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by Sharon Rondeau

For how many decades has an unappointed and unaccountable person been posing as foreman of the grand jury and issuing indictments?

(Sep. 20, 2011) — A chief clerk in Monroe County, TN has admitted, and The Post & Email can now confirm, that there has been no duly-appointed grand jury foreman in Monroe County, TN for at least the last 27 years.  The foreman is responsible for signing indictments indicating that there is “probable cause” to go forward with a prosecution.

Monroe County Chief Court Clerk Martha M. Cook has stated in a letter to Walter Francis Fitzpatrick, III dated September 16, 2011 that no appointing orders exist for the grand jury foreman dating back to at least 1985.  Although Gary Pettway had been acting as foreman for at least 20 consecutive years between 1990 and 2010, Cook has stated that the court has no official appointing order or evidence that he was ever sworn in as required by the Rules of Criminal Procedure and the Tennessee constitution.

Rule 6(g) of the Tennessee Rules of Criminal Procedure states that the judge of the criminal court appoints the foreman of the grand jury.  It also states that “The foreperson shall possess all the qualifications of a juror,” which are outlined in TCA 22-2-314.  All grand jurors must be sworn in before serving.

Cook has told the media that the judge “can pick the foreman from wherever they choose” but has also claimed in writing that juror selection for Monroe County is performed in an automated way.  The law states that juror selection must be made by automated means.

The Knoxville FBI had told Fitzpatrick that in order to effect an arrest in Monroe County, it needed a “smoking gun” such as a person who would be willing to “wear a wire” and record a judge admitting to rigging the juries.  There is now a written admission that the Monroe County grand jury has been operating illegally and that the clerks and judges are perpetrators of crimes against the citizens they are expected and being paid to serve.

On September 14, Walter Francis Fitzpatrick, III submitted a public records request to the Monroe County, TN court clerk’s office for the appointing orders of the grand jury foreman from 1985 through 2010 and offered to pay any applicable copying costs.  Deputy Clerk Darlene Moser stated that she didn’t believe the court had the documents on file.

On September 15, Fitzpatrick requested appointing orders for the grand jury foreman for the years 2007-2010.  On September 19, 2011,  Moser, who had signed a “Capias and Bond” document calling for Fitzpatrick’s arrest along with Cook last fall, left a voice message for Fitzpatrick stating that Cook had sent him a letter responsive to his two document requests.  [DS400361]  Moser stated that Fitzpatrick could come in to the courthouse to pick up the letter if he did not receive it in the mail that day.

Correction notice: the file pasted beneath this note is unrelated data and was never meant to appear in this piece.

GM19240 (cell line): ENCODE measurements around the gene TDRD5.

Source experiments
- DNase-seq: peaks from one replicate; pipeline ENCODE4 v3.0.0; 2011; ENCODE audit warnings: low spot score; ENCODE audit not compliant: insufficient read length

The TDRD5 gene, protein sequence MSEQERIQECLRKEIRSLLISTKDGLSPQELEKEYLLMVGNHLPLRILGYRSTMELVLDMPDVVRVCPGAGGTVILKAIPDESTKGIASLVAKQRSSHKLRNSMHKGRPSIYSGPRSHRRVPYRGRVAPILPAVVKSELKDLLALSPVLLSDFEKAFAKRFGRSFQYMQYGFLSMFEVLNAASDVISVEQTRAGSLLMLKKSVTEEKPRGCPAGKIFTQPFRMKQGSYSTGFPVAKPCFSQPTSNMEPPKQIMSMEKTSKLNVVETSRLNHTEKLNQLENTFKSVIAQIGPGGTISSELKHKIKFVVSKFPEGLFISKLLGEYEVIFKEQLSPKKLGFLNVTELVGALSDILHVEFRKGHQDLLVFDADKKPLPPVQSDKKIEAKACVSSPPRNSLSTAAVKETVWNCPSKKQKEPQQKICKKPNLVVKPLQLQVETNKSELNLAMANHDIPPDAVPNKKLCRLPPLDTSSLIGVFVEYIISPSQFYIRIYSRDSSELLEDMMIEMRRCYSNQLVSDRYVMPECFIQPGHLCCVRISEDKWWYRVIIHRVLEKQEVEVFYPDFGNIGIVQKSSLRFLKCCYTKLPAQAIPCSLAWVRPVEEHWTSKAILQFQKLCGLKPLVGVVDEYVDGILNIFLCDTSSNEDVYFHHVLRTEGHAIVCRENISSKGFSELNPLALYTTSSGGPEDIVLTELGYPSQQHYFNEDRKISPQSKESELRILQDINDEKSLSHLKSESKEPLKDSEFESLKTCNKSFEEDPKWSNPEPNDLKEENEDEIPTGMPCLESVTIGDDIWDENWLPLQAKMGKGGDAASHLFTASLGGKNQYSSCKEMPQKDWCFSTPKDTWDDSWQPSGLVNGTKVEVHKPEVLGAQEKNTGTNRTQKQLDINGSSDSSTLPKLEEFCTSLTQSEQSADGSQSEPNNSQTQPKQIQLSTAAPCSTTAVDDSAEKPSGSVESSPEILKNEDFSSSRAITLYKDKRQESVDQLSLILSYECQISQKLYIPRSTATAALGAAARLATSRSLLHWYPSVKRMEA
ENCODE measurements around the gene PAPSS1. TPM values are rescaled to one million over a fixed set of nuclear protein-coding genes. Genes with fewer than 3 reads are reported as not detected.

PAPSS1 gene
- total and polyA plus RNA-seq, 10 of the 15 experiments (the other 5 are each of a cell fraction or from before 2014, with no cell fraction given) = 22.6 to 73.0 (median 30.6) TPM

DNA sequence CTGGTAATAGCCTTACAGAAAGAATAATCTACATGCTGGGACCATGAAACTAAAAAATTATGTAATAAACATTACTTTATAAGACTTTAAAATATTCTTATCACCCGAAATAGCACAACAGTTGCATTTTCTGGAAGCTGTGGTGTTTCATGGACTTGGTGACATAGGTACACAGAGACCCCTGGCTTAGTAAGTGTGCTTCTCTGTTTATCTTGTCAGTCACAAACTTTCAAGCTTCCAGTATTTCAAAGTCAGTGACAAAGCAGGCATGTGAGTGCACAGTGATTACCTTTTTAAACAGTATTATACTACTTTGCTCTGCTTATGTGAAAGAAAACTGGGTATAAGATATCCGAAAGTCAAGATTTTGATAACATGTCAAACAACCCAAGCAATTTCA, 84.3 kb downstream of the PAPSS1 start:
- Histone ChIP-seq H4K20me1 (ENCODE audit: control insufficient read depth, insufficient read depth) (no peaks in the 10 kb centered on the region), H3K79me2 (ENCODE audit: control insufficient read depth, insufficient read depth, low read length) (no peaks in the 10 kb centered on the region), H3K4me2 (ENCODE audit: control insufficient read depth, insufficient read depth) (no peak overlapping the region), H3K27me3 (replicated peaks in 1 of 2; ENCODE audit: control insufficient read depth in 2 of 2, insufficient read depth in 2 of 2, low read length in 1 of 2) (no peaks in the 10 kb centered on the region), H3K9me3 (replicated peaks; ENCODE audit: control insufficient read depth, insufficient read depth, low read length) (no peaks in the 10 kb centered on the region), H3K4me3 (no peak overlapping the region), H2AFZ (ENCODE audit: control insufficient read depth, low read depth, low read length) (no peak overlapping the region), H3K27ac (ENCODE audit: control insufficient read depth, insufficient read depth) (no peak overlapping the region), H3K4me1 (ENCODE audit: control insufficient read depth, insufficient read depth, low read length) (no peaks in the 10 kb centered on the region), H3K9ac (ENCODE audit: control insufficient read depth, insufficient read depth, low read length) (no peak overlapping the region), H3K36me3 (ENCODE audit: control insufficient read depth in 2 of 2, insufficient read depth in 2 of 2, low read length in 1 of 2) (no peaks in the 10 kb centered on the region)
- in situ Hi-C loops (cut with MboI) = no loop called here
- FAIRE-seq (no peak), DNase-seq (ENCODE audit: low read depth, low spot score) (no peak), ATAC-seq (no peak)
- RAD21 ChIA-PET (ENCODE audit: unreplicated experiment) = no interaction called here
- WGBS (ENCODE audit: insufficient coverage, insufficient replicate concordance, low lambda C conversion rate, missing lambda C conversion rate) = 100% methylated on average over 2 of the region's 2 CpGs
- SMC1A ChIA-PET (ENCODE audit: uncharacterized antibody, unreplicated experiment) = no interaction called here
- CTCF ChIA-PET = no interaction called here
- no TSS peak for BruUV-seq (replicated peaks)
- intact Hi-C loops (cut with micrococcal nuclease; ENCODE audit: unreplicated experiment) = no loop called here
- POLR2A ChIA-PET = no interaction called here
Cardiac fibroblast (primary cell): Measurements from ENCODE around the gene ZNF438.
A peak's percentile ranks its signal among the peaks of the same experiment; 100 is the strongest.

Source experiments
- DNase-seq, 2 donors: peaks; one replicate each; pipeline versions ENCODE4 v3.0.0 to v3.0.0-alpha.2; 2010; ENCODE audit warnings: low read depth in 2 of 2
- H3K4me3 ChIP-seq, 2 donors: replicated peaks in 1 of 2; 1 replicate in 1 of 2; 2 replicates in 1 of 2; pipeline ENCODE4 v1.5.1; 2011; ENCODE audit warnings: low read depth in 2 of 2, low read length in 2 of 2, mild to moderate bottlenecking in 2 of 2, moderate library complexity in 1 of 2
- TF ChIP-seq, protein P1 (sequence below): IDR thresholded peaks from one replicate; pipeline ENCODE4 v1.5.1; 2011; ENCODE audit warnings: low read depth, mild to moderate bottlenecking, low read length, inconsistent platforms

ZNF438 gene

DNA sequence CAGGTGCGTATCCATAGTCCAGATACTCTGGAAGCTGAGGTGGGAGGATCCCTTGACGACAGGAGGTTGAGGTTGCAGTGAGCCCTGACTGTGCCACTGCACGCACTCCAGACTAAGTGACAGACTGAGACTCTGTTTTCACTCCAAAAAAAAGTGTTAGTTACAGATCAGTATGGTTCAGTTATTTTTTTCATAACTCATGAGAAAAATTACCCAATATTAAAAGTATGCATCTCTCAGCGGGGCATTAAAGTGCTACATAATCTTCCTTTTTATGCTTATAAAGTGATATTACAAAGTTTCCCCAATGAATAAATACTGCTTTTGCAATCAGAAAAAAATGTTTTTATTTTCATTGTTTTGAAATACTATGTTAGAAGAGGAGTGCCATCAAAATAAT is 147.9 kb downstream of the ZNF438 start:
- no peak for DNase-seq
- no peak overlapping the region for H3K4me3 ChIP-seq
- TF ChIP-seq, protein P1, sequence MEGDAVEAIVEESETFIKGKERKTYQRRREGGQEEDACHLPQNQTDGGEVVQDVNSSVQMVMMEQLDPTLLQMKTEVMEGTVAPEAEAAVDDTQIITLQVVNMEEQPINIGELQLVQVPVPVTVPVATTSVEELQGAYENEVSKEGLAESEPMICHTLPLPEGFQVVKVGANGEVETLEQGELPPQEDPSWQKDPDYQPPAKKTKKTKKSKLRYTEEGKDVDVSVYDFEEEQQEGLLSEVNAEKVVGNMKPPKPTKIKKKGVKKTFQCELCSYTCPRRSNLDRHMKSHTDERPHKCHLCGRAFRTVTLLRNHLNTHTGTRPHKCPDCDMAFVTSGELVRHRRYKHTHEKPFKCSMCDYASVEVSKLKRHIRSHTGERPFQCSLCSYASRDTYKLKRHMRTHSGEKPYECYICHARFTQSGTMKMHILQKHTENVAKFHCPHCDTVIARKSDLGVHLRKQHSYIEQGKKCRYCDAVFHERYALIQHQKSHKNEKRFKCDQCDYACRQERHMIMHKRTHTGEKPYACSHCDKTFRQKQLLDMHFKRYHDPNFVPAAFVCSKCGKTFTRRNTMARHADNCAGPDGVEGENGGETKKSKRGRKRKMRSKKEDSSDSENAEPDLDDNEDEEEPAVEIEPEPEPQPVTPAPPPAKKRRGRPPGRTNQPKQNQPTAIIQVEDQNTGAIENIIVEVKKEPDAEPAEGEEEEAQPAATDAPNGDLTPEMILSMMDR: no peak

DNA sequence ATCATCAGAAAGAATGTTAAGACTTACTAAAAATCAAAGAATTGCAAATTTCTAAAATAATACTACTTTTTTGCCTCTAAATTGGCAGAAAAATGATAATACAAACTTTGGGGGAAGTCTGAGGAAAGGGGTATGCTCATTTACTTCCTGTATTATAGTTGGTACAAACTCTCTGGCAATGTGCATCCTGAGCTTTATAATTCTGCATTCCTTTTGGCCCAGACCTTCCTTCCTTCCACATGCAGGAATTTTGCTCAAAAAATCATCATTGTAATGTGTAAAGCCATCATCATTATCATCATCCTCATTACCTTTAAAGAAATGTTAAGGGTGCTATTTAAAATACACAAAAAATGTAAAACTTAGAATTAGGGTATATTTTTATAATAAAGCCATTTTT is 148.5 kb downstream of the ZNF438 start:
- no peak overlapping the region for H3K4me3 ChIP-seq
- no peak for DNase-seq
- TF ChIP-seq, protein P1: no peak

Document issued by Chief Court Clerk Martha M. Cook stating that no appointing orders exist for Gary Pettway, who had served in that capacity for at least 20 years, but 27 years by both Pettway's and Cook's accounts
Paragraphs 2 and 3 of Martha Cook's letter to Fitzpatrick stating that no appointing orders are on file for Gary Pettway

The text of Martha Cook’s letter reads:

September 16, 2011

Walter Francis Fitzpatrick III
P.O. Box 375
Sweetwater, Tn. 37874-2714

In Re: Open Record Request of September 14, 2011
Open Record Request of September 15, 2011

Dear Mr. Fitzpatrick:

On the above dates you filed a request under the open records to request copies and or [sic] inspection /access [sic] of Judicial Appointing Orders for Forman [sic] to the Monroe County Tennessee Grand Jury from 1985 to 2010- each and every one, and also Monroe County Grand Jury Foreman Appointing Orders for the years 2007,2008, 2009 and 2010 [sic].

After reviewing your request, this Office is unable to provide you with either all or part of the requested records.  The basis for the records is that this office does not maintain a list of all of the foremen for the requested years and that in order to provide such a list, we would have to search through the minute books and compile the information and essentially create a new record, and we are not required to do so under the Tennessee Public Records Act, TCA Section 10-7-503(a)(3).  The code reads in part, “This section shall not be construed as requiring a governmental entity or public official to sort through files to compile information.  Your request is denied because no such records exist. [sic]